Fed's Clarida says inflation expectations in line with mandate
SAN FRANCISCO, Sept 26 (Reuters) - U.S. inflation expectations are currently in line with the central bank's 2% goal, Federal Reserve Vice Chair Richard Clarida said on Thursday, a remark that suggests he does not see a pressing need for new rate cuts to push inflation back up.
"I myself do judge that U.S. inflation expectations do reside in a range that I consider consistent with our price stability mandate," Clarida said at a conference held at the Federal Reserve Bank of San Francisco which is focused on the trade-offs in a so-called "hot economy."
Fed policymakers cut interest rates last week to a range of 1.75% to 2.00%. They also lowered borrowing costs at their prior meeting at the end of July, moves Fed Chair Jerome Powell has characterized as "insurance" against the risks to the U.S. economy posed by slowing global growth, U.S. trade tensions and moderate inflation.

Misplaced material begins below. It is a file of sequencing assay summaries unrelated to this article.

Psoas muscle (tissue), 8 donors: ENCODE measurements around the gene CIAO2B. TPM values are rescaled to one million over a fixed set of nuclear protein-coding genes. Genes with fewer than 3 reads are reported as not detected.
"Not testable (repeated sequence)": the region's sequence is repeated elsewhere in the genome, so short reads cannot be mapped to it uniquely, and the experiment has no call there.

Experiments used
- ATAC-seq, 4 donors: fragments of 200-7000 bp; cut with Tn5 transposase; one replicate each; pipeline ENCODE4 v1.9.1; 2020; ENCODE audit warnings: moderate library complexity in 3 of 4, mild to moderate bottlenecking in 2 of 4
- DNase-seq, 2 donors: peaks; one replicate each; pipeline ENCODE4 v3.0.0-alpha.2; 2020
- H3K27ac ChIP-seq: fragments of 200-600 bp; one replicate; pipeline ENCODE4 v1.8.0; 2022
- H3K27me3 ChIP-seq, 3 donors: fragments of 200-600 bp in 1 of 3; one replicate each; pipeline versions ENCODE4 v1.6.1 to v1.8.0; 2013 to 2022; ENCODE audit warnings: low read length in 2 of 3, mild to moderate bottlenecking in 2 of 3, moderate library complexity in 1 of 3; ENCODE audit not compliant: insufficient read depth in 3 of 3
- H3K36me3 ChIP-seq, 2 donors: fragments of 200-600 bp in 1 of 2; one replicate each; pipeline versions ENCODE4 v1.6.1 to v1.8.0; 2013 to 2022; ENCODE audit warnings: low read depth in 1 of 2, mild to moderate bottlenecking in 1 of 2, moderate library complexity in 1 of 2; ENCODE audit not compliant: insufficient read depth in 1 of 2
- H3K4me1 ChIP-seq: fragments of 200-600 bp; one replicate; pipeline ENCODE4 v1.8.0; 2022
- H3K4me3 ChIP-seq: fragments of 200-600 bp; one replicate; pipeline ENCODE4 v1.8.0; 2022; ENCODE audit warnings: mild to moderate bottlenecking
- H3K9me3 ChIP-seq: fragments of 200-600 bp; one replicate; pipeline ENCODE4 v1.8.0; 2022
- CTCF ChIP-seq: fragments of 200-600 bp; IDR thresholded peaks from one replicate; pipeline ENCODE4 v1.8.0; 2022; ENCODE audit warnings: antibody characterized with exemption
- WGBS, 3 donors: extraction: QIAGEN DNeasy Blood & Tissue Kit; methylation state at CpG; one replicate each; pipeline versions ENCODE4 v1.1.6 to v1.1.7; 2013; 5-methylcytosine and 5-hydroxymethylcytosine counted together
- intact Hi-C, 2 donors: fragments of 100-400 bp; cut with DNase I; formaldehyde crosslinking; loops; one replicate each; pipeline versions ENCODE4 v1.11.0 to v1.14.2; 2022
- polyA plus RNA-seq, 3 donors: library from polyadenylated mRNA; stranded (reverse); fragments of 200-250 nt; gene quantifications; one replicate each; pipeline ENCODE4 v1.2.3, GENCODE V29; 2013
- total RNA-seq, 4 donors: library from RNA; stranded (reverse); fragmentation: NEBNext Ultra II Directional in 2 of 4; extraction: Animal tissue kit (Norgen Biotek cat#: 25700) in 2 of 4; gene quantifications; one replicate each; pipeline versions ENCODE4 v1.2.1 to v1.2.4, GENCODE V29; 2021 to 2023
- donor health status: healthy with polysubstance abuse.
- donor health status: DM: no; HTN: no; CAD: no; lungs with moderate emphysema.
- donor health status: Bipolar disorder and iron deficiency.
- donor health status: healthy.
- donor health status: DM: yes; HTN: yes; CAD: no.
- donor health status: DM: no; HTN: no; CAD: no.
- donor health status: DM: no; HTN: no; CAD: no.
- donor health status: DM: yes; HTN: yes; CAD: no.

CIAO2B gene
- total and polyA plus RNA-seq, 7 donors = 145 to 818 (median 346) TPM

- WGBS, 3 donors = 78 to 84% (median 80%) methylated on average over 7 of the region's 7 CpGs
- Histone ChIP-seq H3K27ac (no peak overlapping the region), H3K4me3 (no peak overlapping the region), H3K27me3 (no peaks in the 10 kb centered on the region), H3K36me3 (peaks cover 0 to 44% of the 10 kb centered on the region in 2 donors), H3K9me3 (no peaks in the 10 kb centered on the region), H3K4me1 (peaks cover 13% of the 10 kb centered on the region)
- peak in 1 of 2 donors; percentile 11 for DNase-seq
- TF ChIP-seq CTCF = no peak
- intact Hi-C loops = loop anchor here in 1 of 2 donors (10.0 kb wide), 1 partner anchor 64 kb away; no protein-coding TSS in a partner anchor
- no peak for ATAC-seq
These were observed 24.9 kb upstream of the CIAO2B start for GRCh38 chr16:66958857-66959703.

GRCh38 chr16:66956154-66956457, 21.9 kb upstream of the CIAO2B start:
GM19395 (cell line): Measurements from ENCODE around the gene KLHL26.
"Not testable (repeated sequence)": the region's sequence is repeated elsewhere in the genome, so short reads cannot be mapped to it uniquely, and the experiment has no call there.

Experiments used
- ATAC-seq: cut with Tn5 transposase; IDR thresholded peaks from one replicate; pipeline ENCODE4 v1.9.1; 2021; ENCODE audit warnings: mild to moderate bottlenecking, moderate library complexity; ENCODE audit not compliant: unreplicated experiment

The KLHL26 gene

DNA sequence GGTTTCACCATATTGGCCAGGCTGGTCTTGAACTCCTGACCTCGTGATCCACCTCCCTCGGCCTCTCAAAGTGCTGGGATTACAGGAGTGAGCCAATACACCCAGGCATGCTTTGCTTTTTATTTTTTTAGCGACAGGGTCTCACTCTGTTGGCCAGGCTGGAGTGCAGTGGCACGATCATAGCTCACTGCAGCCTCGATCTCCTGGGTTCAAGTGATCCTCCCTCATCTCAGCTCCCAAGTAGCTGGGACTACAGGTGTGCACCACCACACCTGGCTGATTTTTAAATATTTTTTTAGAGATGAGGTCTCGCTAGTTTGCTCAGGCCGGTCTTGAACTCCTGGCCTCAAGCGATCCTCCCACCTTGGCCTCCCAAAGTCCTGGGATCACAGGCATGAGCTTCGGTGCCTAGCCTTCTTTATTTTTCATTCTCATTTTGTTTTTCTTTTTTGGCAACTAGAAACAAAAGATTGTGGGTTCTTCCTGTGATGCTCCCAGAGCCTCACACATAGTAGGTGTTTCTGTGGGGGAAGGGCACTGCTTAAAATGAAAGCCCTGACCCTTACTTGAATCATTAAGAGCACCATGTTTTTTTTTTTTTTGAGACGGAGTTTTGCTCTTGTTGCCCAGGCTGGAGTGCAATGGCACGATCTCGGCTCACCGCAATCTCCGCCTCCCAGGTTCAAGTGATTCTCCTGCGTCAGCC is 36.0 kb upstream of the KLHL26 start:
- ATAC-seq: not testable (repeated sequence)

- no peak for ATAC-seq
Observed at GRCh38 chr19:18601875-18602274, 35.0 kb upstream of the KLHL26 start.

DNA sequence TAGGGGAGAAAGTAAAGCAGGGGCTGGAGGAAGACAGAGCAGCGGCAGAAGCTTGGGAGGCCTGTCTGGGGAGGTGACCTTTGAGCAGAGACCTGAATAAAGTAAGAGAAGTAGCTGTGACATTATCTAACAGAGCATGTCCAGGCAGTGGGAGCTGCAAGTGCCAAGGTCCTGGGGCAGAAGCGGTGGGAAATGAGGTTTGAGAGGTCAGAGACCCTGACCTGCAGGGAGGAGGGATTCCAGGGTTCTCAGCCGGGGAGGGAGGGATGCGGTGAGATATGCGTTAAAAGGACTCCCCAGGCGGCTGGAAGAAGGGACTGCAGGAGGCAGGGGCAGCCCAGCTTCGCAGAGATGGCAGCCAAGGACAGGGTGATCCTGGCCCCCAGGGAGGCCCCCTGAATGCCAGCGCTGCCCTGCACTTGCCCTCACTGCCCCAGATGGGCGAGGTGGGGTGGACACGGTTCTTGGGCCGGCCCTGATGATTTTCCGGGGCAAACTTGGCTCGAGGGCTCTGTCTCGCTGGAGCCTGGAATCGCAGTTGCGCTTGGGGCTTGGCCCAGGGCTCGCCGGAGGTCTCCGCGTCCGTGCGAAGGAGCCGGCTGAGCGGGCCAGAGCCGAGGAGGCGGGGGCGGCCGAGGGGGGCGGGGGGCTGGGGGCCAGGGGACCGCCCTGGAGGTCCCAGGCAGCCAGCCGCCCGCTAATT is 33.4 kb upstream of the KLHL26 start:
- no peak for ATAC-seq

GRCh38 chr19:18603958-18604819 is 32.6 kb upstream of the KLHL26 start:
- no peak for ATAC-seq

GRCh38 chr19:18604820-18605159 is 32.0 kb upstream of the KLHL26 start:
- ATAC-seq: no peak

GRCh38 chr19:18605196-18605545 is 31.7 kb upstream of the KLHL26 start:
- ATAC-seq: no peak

But Powell has also made plain that the Fed will take further decisions on the path of interest rates on a meeting-by-meeting basis and he, Clarida and several other policymakers have said the economy, powered by robust consumer spending, is in a good place.
The San Francisco Fed conference is part of a series of Fed events meant to feed into a review of the central bank's policy framework.
(Reporting by Ann Saphir; Writing by Lindsay Dunsmuir; Editing by Chizu Nomiyama and Lisa Shumaker)
((Lindsay.Dunsmuir@thomsonreuters.com; +1 202 898 8411;))
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